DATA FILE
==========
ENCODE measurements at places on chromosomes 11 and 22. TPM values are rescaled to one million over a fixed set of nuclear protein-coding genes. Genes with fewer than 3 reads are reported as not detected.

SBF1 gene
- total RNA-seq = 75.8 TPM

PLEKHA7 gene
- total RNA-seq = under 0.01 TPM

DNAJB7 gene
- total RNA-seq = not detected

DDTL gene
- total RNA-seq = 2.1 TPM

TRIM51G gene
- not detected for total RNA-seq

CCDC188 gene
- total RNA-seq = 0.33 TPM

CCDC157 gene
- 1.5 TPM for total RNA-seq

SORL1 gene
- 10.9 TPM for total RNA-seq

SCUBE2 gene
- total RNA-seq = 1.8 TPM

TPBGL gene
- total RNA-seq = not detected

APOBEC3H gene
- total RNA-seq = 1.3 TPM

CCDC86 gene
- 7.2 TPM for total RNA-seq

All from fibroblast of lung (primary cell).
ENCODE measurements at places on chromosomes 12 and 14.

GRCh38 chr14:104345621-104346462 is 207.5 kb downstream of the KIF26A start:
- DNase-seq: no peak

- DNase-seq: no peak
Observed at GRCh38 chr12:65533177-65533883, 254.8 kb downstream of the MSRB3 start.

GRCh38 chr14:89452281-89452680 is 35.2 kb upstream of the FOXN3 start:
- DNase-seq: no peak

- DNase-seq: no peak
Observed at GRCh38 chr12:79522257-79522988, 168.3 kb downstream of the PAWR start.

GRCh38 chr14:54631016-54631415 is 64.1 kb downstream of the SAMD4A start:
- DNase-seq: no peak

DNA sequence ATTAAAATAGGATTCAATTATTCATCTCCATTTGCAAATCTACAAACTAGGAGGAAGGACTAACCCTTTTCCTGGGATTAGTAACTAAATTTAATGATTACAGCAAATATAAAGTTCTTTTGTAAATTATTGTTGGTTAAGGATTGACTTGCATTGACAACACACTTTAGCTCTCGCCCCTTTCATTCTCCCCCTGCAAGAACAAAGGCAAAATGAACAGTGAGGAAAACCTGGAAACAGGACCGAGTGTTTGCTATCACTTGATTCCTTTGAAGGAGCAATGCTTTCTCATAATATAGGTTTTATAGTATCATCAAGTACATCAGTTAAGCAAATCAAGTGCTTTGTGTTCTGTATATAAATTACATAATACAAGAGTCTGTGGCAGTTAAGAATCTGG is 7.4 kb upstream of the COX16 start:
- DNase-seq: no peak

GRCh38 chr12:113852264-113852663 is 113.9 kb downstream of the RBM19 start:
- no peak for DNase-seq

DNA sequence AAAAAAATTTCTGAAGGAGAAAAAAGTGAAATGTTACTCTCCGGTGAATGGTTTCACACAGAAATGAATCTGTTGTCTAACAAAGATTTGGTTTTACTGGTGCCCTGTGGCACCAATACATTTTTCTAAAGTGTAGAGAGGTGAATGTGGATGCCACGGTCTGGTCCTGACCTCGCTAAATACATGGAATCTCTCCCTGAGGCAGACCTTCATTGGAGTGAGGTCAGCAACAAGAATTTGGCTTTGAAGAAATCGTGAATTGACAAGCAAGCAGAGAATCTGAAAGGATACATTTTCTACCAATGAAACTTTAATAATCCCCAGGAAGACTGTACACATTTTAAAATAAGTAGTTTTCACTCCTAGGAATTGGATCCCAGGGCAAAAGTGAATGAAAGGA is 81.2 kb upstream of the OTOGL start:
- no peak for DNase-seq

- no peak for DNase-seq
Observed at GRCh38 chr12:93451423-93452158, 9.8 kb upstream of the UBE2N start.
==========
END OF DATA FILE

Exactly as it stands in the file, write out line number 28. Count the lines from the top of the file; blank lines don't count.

GRCh38 chr14:104345621-104346462 is 207.5 kb downstream of the KIF26A start: